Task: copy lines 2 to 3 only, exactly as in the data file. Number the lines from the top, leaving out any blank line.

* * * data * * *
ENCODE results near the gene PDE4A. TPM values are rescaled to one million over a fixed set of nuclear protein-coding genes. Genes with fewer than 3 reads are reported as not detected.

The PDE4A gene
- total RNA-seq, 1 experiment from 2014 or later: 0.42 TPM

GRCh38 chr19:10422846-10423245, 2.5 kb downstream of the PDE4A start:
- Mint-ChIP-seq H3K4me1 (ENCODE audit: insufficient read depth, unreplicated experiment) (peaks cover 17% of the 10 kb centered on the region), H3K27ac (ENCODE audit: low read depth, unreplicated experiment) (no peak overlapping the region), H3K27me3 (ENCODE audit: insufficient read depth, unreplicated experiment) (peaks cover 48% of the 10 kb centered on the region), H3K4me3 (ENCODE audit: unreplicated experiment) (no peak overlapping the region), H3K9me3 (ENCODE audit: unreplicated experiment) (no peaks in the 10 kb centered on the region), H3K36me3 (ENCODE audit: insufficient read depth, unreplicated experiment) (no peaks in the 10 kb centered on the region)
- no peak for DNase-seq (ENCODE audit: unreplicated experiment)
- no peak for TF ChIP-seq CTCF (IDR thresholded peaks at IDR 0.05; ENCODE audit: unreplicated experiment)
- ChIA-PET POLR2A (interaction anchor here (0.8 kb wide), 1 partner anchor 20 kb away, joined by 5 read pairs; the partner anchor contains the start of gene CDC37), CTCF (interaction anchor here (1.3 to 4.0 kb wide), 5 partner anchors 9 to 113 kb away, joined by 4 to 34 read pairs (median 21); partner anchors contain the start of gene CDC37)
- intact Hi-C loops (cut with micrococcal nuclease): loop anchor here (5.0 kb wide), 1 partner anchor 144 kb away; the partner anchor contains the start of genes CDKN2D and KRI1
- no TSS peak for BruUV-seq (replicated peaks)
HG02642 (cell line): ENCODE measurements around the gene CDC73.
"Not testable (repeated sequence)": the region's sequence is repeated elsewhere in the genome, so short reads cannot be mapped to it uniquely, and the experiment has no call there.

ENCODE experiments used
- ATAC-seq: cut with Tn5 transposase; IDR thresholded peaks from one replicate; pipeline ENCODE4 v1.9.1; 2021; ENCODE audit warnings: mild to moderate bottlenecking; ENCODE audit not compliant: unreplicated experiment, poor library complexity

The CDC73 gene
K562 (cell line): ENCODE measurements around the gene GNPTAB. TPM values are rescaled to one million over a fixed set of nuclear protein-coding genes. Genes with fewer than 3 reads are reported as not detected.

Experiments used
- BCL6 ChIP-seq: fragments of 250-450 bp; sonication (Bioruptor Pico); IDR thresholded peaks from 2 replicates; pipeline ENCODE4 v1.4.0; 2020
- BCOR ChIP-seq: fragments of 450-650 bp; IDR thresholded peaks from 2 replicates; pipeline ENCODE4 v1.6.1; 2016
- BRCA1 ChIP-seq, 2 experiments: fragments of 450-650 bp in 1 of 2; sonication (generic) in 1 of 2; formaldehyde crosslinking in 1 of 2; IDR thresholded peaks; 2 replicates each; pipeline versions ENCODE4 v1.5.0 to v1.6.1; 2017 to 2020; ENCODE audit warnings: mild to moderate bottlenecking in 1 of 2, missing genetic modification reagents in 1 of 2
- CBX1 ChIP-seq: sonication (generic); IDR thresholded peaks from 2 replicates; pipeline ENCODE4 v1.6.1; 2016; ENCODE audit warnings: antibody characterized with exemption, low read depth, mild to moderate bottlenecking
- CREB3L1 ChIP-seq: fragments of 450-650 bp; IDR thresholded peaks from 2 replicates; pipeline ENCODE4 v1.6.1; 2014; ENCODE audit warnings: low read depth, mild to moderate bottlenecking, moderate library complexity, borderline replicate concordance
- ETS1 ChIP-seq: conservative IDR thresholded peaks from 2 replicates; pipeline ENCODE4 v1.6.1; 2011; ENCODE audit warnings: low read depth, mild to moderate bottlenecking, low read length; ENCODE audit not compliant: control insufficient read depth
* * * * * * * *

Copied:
The PDE4A gene
- total RNA-seq, 1 experiment from 2014 or later: 0.42 TPM